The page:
March 16, 2008

Saved Money On Property Taxes

Our original property tax bill was for two payments of $1842.84 ($3,685.68 total). We just received our revised bill for two payments of $1,458.40 ($2,916.80 total) after having our property value reassessed. That means we saved $767.20 on our property taxes this year.

We mailed a $1,458.40 check for the second installment. Since we paid our first installment for the original amount ($1,812.84) back in December, they will be issuing us a refund for $354.44 within 60-90 days. Good stuff!

4 comments:

budgets are sexy said...

oh man, that's awesome news! it's funny, i didn't even pay attention to how ours changed...IF it changed...man, i am slackin.

that's interesting that you have to manually pay it yourself though. our 1st mortgage collects it and pays it for us (a cple hundred a month go towards it each payment), but maybe i'm in the minority?

we have an interest-only one, so i'm wondering if they don't "trust"us doing it ourselves :) haha...

1MansMoney said...

I believe what you have is called a tax impound. It is money paid to and held by a lender for annual tax payments.

We used to have the same, tied to our 1st mortgage, but decided instead to pay it ourselves. This way, we can earn a bit of interest on the money. We simply deposit roughly $300/month into our online savings account and take it out when our annual property bill is due.

-1MansMoney

JW said...

You're right 1mansmoney. It is called a tax impound.

The first time we learned anything about impound accounts was when we purchased our first home.

An impound account (also called a reserve or escrow account) is a special bank account. It's set up by the lender to collect money from the borrower to pay future property tax and insurance bills.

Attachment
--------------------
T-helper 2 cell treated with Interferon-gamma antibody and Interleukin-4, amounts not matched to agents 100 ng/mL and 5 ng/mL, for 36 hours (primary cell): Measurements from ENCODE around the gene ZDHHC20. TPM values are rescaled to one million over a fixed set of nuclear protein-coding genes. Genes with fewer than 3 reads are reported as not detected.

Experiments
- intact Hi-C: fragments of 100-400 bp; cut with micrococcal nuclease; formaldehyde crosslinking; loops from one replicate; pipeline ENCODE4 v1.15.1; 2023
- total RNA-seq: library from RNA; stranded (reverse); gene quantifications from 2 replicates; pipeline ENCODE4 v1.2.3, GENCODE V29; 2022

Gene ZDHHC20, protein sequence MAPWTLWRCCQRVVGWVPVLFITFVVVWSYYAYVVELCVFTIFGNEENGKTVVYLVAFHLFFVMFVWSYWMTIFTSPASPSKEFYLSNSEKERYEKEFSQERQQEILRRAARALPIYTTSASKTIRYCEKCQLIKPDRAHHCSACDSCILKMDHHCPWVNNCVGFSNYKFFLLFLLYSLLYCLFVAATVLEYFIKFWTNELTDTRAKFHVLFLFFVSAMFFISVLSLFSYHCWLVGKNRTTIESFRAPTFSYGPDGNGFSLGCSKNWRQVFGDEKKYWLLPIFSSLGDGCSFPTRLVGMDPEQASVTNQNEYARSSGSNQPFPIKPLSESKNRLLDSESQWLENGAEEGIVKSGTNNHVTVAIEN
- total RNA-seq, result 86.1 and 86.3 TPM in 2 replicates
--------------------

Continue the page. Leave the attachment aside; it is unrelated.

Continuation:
A lender can require that you have an impound account on an owner-occupied mortgage if the loan amount is for 90 percent or more of the purchase price. However, not all lenders require impound accounts on these loans. On non-owner occupied mortgages for investment properties, the lender can require an impound account even if the loan amount is less than 90 percent of the purchase price.

One way to avoid an impound account on an owner-occupied 90 percent mortgage is to raise your down payment amount slightly. The amount necessary to avoid an impound account will vary with the lender, but it can be as little as an additional $100.

Lenders who require impound accounts must disclose to borrowers how the impound account works. The lender is entitled to collect funds from borrowers based on their projected property taxes and insurance bills. An advance is usually collected at closing in order to fund the impound account. Check to make sure how much this will be so you're not caught short of cash at closing.

After closing, funds to cover future property tax and insurance bills are collected from the borrower, usually on a monthly basis. The borrower receives interest on the money in the account. The lender pays the property tax and insurance bills when they come due.

One advantage of having an impound account is that you participate in a forced savings plan. This can benefit people who either have a hard time budgeting or who are on a tight budget. For investors, impound accounts are useful for accounting purposes.

A disadvantage of an impound account is that you can probably earn a better interest rate on your money by investing on your own. Also, you don't have the use of the money that's accumulating in your impound account.

An impound account can usually be dropped on an owner-occupied loan once you have 20 percent equity in the property. Also, your payments will have to be current and you'll need a good record of making payments on time. Contract your lender if you meet these requirements and want to drop your impound account.

Anyone can request an impound account, even if your lender doesn't require one. Your closing loan documents should include a form on which you can indicate whether or not you want an impound account. If you decide, after closing, that you want an impound account, contact your lender. There should be no charge for setting up an impound account.

1MansMoney said...

Thank you for the very detailed explanation JW.

-1MansMoney